Remember the Importance Of Keeping Your Senior Dog Active and Fit
Browse articles:
Auto Beauty Business Culture Dieting DIY Events Fashion Finance Food Freelancing Gardening Health Hobbies Home Internet Jobs Law Local Media Men's Health Mobile Nutrition Parenting Pets Pregnancy Products Psychology Real Estate Relationships Science Seniors Sports Technology Travel Wellness Women's Health
Browse companies:
Automotive Crafts, Hobbies & Gifts Department Stores Electronics & Wearables Fashion Food & Drink Health & Beauty Home & Garden Online Services & Software Sports & Outdoors Subscription Boxes Toys, Kids & Baby Travel & Events

Remember the Importance Of Keeping Your Senior Dog Active and Fit

As a dog ages, he/she may become less sedentary, lay around and sleep more. Aches and pains are associated with becoming a senior dog but unless your dog continues to stay active, atrophy will set in. In order to keep your dog healthy without losing muscle mass and gaining weight, you must keep him/her active and fit. Learn what you can do to keep your senior dog in a healthy, fit state of mind and body while prolonging his/her quality of life.

When your dog ages and becomes a proud and healthy senior citizen, proper nutrition and exercise are even more important to keep your older dog in a fit state of mind and body. It is true that the body changes over the years with aches and pains. Your dog may appear to move slower and have less endurance, and will begin to lose muscle tone through a process known as atrophy. Just as it is with humans, when we find it more difficult to do things, we do less, putting our bodies in jeopardy. The same applies to your senior dog. As the dog becomes less mobile, the atrophy worsens. Your dog will not be able to do a lot of the same things it’s done before, but it doesn’t mean that he/she should refrain from any type of exercise and activity.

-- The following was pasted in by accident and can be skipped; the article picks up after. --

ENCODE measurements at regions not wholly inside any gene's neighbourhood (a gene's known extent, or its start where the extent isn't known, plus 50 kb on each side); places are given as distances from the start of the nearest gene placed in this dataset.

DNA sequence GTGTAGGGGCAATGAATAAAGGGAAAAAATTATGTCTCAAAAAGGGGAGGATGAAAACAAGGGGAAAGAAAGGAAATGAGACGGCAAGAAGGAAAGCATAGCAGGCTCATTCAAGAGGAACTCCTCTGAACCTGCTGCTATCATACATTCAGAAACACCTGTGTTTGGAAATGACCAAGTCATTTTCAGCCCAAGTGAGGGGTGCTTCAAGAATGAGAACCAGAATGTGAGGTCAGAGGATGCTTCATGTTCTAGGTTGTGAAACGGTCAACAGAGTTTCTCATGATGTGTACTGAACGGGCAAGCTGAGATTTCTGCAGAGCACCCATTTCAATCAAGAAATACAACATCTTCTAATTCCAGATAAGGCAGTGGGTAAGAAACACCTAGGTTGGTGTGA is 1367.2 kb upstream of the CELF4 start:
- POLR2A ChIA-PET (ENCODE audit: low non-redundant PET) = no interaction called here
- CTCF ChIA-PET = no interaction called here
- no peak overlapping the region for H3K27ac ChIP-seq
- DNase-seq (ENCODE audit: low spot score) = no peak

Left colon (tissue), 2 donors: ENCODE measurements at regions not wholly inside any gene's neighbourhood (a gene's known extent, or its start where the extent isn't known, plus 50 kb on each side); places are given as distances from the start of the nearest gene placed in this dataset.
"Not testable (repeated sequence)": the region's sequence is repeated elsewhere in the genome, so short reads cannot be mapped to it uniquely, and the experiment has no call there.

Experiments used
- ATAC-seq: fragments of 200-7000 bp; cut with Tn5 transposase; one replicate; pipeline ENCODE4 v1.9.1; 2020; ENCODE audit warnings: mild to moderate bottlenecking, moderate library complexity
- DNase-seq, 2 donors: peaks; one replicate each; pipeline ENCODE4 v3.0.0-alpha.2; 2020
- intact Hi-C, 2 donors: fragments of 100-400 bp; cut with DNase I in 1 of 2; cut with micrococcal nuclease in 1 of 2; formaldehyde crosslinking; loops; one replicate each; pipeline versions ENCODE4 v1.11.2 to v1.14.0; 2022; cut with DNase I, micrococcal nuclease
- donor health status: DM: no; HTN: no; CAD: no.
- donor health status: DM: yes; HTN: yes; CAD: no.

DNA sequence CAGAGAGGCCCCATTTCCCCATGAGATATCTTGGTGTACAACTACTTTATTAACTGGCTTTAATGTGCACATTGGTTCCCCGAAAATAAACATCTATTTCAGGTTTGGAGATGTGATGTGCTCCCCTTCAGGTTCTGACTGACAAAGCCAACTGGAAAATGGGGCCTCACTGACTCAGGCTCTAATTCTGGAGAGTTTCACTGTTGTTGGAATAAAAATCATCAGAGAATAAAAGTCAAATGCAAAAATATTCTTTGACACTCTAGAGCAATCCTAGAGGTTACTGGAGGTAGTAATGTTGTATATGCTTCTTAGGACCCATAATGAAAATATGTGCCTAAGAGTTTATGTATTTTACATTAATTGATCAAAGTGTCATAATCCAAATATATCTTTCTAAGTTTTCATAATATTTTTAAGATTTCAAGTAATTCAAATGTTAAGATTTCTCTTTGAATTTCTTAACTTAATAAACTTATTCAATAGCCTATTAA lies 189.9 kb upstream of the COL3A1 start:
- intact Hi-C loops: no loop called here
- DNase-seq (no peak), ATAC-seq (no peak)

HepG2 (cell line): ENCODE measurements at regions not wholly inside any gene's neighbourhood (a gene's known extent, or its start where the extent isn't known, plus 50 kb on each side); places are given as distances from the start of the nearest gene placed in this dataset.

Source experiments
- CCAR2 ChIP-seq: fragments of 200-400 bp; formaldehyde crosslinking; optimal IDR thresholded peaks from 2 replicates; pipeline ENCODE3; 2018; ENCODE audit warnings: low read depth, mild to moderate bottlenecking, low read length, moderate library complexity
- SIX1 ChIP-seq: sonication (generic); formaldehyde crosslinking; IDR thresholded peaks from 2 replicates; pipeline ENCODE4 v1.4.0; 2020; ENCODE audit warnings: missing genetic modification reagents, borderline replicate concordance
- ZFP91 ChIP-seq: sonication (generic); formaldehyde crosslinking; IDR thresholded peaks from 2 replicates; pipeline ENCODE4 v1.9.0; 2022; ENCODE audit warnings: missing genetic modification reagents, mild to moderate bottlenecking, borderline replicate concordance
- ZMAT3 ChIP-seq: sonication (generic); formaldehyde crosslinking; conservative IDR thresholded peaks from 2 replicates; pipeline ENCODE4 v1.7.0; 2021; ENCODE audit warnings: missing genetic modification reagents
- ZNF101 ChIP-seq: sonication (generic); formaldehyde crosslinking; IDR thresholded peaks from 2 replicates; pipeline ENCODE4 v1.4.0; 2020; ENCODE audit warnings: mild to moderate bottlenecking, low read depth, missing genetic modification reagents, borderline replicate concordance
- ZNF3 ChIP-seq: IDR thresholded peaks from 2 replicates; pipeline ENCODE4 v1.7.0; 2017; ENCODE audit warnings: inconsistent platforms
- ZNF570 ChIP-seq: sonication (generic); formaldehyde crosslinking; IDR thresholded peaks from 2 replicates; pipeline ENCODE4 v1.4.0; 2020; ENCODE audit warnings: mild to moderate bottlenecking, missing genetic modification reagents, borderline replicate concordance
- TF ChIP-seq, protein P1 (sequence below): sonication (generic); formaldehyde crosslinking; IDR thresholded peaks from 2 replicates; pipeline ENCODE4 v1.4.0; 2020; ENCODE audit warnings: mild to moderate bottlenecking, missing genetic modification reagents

One thing you should avoid is to keep your senior dog sedentary, allowing the loss of muscle mass, at which time fat will build up. It can happen to the best of us and we need to keep ourselves – and our pets – active, healthy and fit. Dogs are generally very active when they are young and unless there is a medical issue with the older dog, activity levels should continue. Otherwise the bones start to weaken, the nerves start deteriorating and other organs may start to suffer. There are many benefits in keeping your senior dog healthy and fit.

In order to keep your aging dog active, continue taking your dog for daily walks. Pick up the pace of the walks to make them more beneficial for both of you. Larger dogs sometimes reap more benefits when you jog or ride your bike with your dog running safely beside you.  Arthritic dogs can continue to benefit from daily walks. Maybe they cannot walk as far as you normally have and to make it easier, choose grassy areas in order to provide a lower impact walk for your dog.

If you have a fenced in yard for your dog to run around, that is of course the best scenario. Get him/her involved more by incorporating some of your dog’s favorite games, such as fetching a ball or Frisbee.

A smaller dog can benefit from right inside their homes as they do not need as much room to run around as the larger breeds. A friendly game of tug-of-war or fetch is possible right in your own living area; it is fun and a bonding time for you and your pups while keeping them active and healthy.

There are many benefits to keeping your senior dog active and fit. Such movement keeps the heart healthy, keeps the weight down, retains proper oxygen and other nutrients at an optimum level in the brain and maintains proper performance of other organs in the body. Proper diet and fitness for your aging dog can prolong his/her quality of life. I’d say that is worth providing your dog and your family more time together.

Additional resources:

Need an answer?
Get insightful answers from community-recommended
in Pet Health on Knoji.
Would you recommend this author as an expert in Pet Health?
You have 0 recommendations remaining to grant today.
Comments (2)

Buzzed up

Ranked #29 in Pet Health

You're absolutely right. I'm very guilty about not giving my dogs enough exercise. One of them seems to be arthritic. We took him for a walk recently and after about a mile he was hobbling with tongue almost touching the ground. I need to start all of them on some glucosamine.